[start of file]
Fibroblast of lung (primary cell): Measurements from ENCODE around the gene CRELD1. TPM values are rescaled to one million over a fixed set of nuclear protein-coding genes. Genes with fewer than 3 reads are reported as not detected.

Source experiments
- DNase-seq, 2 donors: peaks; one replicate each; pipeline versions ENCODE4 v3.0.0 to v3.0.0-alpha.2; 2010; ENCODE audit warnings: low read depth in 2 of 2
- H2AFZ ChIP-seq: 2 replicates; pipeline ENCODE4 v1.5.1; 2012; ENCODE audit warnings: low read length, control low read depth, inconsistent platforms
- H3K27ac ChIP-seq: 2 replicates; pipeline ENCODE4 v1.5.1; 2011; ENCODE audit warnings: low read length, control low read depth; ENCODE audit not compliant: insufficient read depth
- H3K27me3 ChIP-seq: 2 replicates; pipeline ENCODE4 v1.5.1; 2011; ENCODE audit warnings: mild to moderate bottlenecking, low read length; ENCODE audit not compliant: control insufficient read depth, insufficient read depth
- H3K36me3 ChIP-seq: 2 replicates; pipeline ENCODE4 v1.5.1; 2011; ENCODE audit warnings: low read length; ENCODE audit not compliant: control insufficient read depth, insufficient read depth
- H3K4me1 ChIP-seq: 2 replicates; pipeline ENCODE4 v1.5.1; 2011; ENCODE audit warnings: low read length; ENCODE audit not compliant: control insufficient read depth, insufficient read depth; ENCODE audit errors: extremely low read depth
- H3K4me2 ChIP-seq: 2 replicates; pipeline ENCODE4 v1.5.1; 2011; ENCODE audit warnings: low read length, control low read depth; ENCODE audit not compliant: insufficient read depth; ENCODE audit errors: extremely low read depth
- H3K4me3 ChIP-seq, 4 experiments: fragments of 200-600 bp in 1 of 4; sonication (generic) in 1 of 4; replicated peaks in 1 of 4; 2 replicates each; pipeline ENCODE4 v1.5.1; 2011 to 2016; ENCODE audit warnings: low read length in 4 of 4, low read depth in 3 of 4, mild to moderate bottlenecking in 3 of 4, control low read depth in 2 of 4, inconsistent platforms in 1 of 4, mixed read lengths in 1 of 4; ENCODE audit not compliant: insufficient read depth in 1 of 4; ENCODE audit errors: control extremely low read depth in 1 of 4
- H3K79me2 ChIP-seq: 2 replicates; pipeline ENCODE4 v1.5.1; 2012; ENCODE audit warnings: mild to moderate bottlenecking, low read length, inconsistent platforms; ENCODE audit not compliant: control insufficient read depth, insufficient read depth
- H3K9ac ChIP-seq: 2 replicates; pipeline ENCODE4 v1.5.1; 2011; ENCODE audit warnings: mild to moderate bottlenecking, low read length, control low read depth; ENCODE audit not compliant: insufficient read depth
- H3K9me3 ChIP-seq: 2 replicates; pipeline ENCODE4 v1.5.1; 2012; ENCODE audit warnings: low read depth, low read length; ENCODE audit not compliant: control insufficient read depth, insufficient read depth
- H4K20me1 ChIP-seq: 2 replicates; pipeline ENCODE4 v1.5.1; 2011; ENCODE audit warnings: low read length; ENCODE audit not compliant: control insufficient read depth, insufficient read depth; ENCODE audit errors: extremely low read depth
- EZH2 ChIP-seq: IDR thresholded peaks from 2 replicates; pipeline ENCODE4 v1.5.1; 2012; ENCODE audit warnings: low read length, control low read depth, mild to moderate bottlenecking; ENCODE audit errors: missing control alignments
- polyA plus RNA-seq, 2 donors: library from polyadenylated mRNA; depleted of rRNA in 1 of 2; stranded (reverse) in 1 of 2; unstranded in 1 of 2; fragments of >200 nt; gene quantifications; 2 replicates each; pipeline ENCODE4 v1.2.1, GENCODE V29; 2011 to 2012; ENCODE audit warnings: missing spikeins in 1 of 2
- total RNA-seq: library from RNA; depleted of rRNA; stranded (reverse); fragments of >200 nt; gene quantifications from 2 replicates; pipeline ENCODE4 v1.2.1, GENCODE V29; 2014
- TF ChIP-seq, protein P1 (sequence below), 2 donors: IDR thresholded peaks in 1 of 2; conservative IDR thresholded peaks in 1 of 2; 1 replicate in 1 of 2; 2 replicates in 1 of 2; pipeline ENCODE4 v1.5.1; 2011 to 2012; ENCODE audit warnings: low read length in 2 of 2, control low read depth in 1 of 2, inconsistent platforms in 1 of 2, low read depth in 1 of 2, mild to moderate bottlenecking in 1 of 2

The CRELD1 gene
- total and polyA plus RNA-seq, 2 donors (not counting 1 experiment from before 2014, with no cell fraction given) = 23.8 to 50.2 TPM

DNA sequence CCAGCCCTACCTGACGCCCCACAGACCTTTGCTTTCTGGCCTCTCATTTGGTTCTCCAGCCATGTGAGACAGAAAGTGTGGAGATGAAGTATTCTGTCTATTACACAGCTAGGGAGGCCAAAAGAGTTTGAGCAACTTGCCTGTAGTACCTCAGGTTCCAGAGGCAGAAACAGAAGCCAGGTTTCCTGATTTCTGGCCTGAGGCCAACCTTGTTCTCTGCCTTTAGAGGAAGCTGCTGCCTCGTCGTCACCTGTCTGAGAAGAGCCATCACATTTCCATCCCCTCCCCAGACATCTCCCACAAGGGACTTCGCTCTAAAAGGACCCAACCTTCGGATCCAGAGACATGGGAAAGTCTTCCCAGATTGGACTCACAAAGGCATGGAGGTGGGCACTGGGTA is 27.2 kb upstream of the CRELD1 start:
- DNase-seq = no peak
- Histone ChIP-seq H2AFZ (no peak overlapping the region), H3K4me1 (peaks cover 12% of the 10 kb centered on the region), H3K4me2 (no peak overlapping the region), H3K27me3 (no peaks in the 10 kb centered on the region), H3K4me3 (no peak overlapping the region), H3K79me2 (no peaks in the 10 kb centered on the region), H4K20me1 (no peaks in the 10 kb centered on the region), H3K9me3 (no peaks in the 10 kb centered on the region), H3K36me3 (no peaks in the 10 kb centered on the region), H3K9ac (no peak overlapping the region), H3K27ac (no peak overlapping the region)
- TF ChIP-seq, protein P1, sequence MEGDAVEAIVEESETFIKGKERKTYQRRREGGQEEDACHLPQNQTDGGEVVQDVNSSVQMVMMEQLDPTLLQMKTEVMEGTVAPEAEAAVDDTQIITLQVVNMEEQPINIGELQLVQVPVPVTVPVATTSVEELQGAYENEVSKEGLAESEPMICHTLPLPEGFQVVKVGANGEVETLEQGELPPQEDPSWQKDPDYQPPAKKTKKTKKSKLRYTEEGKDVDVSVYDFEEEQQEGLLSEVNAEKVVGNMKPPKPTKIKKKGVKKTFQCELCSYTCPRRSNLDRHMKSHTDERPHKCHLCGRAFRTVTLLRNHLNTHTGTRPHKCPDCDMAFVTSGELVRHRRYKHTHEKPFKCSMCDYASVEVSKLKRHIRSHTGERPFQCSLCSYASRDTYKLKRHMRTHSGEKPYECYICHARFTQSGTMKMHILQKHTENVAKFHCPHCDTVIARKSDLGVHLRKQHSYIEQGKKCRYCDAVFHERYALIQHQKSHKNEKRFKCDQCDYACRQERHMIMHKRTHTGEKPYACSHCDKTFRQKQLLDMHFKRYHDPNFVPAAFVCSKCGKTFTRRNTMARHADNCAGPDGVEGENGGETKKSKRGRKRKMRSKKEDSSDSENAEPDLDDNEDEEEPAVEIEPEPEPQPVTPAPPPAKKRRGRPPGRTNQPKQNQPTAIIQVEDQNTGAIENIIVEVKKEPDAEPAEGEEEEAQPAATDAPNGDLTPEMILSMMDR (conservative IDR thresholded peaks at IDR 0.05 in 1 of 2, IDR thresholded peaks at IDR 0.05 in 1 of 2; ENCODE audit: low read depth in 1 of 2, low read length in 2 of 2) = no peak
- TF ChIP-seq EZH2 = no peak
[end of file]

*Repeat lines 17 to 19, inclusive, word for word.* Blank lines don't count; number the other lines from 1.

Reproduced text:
- total RNA-seq: library from RNA; depleted of rRNA; stranded (reverse); fragments of >200 nt; gene quantifications from 2 replicates; pipeline ENCODE4 v1.2.1, GENCODE V29; 2014
- TF ChIP-seq, protein P1 (sequence below), 2 donors: IDR thresholded peaks in 1 of 2; conservative IDR thresholded peaks in 1 of 2; 1 replicate in 1 of 2; 2 replicates in 1 of 2; pipeline ENCODE4 v1.5.1; 2011 to 2012; ENCODE audit warnings: low read length in 2 of 2, control low read depth in 1 of 2, inconsistent platforms in 1 of 2, low read depth in 1 of 2, mild to moderate bottlenecking in 1 of 2

The CRELD1 gene